While pioneering treatments have progressed enormously over the years thanks to world class researchers, cancer continues to impact on so many lives – whether through diagnoses or experiencing the heart-wrenching loss of a loved one. By investing in high-risk but high-reward techniques – including artificial intelligence – we are backing our ambitious, world class researchers to build on generations of discoveries and give more people a fighting chance to live long and healthy lives.Michelle Donelan, Secretary of State for Science, Innovation and Technology
12 September 2023
£650,000 awarded to develop novel imaging, AI-methods, and targeted treatment for therapy-resistant lung cancer
Researchers from King’s College London, The University of Oxford, Newcastle University, and The University of Cambridge have received funding to develop an automated platform for the identification and treatment of lung cancer in patients not responding to conventional therapies.
Project leads, Dr Tim Witney, Professor Marloes Peeters, Dr Bartlomiej Papiez and Professor Robert Rintoul have been awarded £650,000 by the Medical Research Council (MRC) as part of a three-year project ‘AIRIaL: Artificial Intelligence and Resistance Imaging in Lung Cancer’.
AIRIaL will develop medical imaging tests in the laboratory, that utilise artificial intelligence (AI) to automatically read lung scans, in order to develop new ways of predicting whether a cancer will respond to treatment.
We have assembled a unique team across world-leading universities to crack this important problem. These ambitious aims will be achieved by combining our expertise in AI, medical imaging, thoracic oncology, and precision drug development, and we are grateful to the MRC for supporting this vision.Dr Tim Witney, Wellcome Trust Senior Research Fellow and Reader in Molecular Imaging, King’s College London
Additionally, the project will develop engineered biomaterials to deliver drugs directly to the resistant cancer cells. “We will move away from antibodies, which are considered the “gold standard” for drug development but are costly and cause unwanted reactions. We will produce novel materials that can specifically target cancer cells, which will improve patient outcome and limit harmful side effects of treatment,” said Professor Marloes Peeters, Professor in Bioinspired Materials, School of Engineering, Newcastle University.
As there is currently little understanding of how treatment resistance occurs in patients, this project will research new AI methods to automate the reading of medical images, to reliably identify the onset of therapy resistance over time.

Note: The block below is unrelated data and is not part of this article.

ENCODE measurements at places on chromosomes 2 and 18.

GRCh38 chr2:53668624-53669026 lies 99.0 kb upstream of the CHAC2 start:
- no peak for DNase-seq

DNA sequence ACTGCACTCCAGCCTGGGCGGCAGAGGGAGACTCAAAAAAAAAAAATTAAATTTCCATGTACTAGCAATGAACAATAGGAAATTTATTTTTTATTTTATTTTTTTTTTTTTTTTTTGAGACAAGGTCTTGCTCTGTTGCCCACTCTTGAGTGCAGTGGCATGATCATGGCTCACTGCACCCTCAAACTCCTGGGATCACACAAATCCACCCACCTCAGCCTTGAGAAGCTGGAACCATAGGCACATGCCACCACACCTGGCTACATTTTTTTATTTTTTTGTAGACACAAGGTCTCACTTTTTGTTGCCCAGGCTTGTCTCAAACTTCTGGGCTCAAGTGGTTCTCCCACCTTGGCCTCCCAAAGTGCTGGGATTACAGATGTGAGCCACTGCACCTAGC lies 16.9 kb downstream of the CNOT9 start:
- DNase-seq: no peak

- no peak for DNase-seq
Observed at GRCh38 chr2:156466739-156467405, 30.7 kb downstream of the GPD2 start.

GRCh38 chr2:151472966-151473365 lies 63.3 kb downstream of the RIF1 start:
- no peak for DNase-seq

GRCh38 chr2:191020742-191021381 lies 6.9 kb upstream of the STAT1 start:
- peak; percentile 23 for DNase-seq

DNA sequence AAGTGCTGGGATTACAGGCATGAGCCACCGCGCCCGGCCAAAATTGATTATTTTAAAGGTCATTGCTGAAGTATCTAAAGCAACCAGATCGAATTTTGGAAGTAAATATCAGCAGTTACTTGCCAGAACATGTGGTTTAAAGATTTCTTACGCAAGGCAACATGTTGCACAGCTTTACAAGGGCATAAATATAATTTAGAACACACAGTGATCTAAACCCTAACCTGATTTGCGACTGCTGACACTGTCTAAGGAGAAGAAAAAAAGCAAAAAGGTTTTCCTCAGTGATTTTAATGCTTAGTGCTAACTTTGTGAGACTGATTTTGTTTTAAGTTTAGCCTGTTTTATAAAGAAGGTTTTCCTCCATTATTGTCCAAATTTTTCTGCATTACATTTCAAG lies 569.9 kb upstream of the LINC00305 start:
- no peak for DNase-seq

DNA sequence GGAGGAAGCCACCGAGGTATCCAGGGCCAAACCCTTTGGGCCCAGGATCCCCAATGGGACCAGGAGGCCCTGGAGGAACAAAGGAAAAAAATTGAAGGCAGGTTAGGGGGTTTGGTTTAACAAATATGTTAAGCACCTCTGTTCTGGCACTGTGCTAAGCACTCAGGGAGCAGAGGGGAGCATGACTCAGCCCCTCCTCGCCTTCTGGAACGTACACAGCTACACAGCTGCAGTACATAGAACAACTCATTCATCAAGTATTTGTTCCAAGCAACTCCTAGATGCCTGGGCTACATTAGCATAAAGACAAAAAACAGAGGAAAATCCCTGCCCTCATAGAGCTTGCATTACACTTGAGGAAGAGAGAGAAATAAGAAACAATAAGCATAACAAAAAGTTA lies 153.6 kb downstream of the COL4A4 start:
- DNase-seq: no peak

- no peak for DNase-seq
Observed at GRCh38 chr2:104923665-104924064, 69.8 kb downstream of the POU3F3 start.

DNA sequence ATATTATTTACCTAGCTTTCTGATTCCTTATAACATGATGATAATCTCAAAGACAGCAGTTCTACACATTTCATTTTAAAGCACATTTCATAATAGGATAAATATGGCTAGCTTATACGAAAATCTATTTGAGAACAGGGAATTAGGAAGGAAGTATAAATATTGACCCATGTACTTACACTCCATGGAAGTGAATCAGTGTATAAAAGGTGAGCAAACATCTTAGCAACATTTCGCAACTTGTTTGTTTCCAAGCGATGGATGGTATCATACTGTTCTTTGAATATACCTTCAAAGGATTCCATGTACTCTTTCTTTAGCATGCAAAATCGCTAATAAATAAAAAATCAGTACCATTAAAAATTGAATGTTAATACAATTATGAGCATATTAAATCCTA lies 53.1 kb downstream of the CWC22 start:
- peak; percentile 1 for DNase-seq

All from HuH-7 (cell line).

The medical images will be acquired using next-generation molecular imaging probes developed by Dr Witney at King’s College London. Although this research will initially be performed in the laboratory using models of lung cancer, the researchers hope to be able to translate these findings into patient care in the future.
“Such developments in AI and medical imaging should lead to better understanding of treatment resistance, and those findings could lead to a better design of the personalised treatment for the patient,” said Dr Bartlomiej Papiez, Associate Professor, Big Data Institute, University of Oxford.
Through a multidisciplinary venture, researchers are looking to radically change the way lung cancer is monitored during a course of treatment. “Although early on in its development, by targeting the very features that lead to traditional therapies failing, we hope to provide a new way of treating one of the biggest cancer killers," said Dr Tim Witney.
At present, doctors need to wait about three months after beginning treatment to be able to tell if it is working. Knowing early on about how a patient will respond to these treatments will enable the clinical team to switch to alternative options faster.
"Having a better understanding of how cancers respond to treatment so that they can be adapted to the individual patient will improve cancer outcomes and patient quality of life. We hope that this work, using AI and medical imaging, will bring new insights into how to identify drug resistant tumours sooner so that new treatments can be developed for clinical use," said Professor Robert Rintoul, Department of Oncology, University of Cambridge and co-lead Thoracic Cancer Programme, Cancer Research UK Cambridge Centre.